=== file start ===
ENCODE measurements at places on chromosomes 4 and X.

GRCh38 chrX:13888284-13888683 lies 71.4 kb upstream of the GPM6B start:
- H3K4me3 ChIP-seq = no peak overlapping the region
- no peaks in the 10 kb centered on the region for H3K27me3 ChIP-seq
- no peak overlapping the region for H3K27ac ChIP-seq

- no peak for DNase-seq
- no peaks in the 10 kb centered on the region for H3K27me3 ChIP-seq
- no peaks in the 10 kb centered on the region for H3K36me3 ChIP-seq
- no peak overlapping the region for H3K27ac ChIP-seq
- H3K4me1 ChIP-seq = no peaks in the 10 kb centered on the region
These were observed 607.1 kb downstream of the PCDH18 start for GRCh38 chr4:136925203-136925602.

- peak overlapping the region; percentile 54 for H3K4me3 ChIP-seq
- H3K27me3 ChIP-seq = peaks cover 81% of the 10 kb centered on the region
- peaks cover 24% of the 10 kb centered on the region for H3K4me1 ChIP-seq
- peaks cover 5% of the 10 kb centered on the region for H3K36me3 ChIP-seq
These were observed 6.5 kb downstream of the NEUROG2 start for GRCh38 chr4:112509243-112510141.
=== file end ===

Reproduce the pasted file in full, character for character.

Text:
ENCODE measurements at places on chromosomes 4 and X.

GRCh38 chrX:13888284-13888683 lies 71.4 kb upstream of the GPM6B start:
- H3K4me3 ChIP-seq = no peak overlapping the region
- no peaks in the 10 kb centered on the region for H3K27me3 ChIP-seq
- no peak overlapping the region for H3K27ac ChIP-seq

- no peak for DNase-seq
- no peaks in the 10 kb centered on the region for H3K27me3 ChIP-seq
- no peaks in the 10 kb centered on the region for H3K36me3 ChIP-seq
- no peak overlapping the region for H3K27ac ChIP-seq
- H3K4me1 ChIP-seq = no peaks in the 10 kb centered on the region
These were observed 607.1 kb downstream of the PCDH18 start for GRCh38 chr4:136925203-136925602.

- peak overlapping the region; percentile 54 for H3K4me3 ChIP-seq
- H3K27me3 ChIP-seq = peaks cover 81% of the 10 kb centered on the region
- peaks cover 24% of the 10 kb centered on the region for H3K4me1 ChIP-seq
- peaks cover 5% of the 10 kb centered on the region for H3K36me3 ChIP-seq
These were observed 6.5 kb downstream of the NEUROG2 start for GRCh38 chr4:112509243-112510141.